Science Festival highlights indigenous knowledge on its 21st year

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This year marks the 21st year of existence for the Science Festival Africa currently underway in Grahamstown. Featuring five Department of Science and Technology’s 2016 Women in Science winners who tackle science of social relevance, the SciFest aims to intensify the purpose of bringing science closer to the people mostly affected by science.

The theme Tour de Science, aims to encourage contributors to embark on a journey that explores the milestones, accomplishments, mysteries, discoveries and the historic and exciting wonders of their field of science.

The SciFest runs from Tuesday 8 until 14 March, mostly based at the Monument.

“It is important to encourage scientific research as opposed to treating science as something removed from us. Science is the air we breathe, the food we eat. We are science and yet there is a scarcity of science researchers and teachers in our country. We are scared to try it in case we fail and we fear failure,” said Rhodes University’s Professor Tebello Nyokong, Africa’s most recognised scientist.

To demonstrate the importance of science and echo Professor Nyokong’s sentiments about the social relevance of science, the programme features several critical research lectures on solutions to current social crises, such as draught. The programme features papers on Why and how do we manage water quality in South Africa, Downscaling Africa’s Drought Forecasts through integration of indigenous and scientific drought forecasts, and A journey into the field of renewable energy.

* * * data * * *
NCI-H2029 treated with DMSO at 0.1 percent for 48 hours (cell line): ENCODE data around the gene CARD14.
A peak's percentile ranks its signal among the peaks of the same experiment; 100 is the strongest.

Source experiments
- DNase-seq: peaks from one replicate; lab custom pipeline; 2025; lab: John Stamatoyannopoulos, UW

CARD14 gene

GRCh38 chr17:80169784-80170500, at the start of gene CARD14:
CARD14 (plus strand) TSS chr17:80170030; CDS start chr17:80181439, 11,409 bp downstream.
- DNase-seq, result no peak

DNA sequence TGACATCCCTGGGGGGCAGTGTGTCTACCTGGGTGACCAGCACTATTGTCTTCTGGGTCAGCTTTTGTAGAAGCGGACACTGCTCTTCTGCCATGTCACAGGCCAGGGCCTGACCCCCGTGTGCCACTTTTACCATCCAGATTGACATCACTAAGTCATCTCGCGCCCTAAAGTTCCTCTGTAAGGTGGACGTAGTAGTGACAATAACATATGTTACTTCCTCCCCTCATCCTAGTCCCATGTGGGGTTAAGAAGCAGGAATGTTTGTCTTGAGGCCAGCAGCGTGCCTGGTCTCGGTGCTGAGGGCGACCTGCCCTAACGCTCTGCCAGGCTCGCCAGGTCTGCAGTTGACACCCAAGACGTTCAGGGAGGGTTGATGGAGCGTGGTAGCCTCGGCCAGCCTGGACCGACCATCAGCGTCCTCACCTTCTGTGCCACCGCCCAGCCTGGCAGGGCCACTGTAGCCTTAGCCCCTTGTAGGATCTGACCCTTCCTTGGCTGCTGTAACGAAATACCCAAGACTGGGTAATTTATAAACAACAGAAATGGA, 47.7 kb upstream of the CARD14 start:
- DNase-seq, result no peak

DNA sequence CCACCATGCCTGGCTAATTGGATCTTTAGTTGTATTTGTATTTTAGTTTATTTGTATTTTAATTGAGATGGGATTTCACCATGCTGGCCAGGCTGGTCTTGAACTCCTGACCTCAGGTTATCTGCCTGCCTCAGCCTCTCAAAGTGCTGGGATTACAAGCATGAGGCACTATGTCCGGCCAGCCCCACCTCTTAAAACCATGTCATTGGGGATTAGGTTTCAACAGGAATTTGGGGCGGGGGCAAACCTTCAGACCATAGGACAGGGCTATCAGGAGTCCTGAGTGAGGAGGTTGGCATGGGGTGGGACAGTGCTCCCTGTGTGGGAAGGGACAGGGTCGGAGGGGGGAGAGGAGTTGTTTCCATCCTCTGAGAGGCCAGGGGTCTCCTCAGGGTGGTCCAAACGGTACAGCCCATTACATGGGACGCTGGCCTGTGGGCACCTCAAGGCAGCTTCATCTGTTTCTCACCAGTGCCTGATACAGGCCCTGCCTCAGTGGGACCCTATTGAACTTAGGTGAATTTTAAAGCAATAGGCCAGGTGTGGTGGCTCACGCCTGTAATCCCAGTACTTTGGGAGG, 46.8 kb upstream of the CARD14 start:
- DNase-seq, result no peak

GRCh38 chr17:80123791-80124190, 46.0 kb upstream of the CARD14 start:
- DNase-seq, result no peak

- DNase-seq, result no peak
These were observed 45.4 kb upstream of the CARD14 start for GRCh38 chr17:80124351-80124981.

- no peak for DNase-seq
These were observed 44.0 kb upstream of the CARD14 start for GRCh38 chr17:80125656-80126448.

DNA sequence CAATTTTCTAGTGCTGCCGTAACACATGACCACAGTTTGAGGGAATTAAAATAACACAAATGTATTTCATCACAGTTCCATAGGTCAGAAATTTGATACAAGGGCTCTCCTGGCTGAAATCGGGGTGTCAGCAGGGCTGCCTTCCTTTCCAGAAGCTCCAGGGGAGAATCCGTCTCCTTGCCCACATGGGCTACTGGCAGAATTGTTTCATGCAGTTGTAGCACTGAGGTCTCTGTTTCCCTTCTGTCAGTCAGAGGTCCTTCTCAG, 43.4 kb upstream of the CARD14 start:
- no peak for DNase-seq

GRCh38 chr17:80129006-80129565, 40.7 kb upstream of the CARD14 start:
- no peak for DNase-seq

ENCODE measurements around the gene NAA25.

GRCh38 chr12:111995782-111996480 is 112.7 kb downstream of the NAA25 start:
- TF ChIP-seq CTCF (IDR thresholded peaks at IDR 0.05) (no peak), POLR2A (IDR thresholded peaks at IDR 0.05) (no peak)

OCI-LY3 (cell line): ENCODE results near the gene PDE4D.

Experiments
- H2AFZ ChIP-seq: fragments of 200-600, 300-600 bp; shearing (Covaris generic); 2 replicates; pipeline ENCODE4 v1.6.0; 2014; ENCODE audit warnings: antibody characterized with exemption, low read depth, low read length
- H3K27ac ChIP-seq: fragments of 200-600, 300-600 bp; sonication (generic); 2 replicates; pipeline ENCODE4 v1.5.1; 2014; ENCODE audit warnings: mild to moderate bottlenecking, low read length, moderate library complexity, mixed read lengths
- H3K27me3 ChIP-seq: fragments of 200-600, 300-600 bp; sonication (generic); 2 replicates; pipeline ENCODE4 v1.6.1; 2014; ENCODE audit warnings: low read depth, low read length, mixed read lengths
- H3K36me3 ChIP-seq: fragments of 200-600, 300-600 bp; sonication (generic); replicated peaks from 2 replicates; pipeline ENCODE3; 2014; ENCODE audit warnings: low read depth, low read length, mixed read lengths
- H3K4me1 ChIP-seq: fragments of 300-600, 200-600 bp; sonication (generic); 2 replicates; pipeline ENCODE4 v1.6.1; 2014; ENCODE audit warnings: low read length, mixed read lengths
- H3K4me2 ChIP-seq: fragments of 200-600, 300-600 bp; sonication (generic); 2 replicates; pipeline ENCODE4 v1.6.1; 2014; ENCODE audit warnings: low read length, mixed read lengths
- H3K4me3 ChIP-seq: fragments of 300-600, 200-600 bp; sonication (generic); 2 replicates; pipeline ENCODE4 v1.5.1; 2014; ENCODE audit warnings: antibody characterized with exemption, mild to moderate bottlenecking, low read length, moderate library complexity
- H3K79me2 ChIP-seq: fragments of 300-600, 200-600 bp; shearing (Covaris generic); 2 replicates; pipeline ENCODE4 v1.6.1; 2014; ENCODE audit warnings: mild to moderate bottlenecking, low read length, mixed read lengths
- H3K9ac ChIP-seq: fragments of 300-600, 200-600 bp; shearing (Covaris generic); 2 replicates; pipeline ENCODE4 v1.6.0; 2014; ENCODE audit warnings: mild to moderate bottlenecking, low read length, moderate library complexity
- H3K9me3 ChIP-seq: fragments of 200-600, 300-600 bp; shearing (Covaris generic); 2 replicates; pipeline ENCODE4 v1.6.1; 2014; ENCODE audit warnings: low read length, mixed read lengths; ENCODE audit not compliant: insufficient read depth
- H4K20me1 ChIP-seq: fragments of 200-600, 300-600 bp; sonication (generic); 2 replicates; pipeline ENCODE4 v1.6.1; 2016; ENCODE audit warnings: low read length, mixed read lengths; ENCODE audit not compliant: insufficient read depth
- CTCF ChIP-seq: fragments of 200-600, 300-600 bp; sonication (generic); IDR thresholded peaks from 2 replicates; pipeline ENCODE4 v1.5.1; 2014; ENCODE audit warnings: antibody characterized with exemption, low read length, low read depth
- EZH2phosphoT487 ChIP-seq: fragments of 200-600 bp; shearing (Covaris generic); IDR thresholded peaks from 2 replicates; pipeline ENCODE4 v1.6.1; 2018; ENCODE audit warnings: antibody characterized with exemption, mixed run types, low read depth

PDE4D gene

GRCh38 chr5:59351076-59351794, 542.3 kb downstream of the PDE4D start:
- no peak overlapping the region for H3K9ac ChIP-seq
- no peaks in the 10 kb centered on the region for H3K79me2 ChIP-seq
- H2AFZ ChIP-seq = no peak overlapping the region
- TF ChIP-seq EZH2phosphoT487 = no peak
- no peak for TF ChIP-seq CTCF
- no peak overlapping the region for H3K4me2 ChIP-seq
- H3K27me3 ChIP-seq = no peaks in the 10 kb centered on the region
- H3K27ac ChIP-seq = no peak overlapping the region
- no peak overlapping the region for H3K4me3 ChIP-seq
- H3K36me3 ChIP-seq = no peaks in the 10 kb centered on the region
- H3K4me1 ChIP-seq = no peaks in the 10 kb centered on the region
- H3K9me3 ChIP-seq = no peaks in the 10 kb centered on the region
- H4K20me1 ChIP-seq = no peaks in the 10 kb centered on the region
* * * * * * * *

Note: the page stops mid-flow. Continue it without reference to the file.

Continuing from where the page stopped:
Most of these papers will be presented by the five winners of the Department’s science programme, Dr Muthoni Masinde, Dr Jane Catherine Ngila, Professor Shivani Bhardwaj Mishra, Dr Henrietta Wakuna Langmi alongside particle physicist Dr Claire Lee. Rhodes in collaboration with Oslo University in Norway will also present a paper titled Integrating indigenous local knowledge into education.

Naledi Pandor, Minister of Science and Technology, cited that “I am fully supportive of the important role of science festivals and science weeks in encouraging our youth to engage with science, and pursue science related careers”. Pandor will pay a special visit to the festival over the weekend.

The SciFest has become the largest science festival in Africa, attracting over 56 000 visitors over the seven days.  It has the multi-purpose of promoting understanding and appreciation of science, technology and innovation in South Africa. 

The presentations offered at Scifest vary from workshops, lectures and exhibitions. View the full seven-day Scifest programme on the following link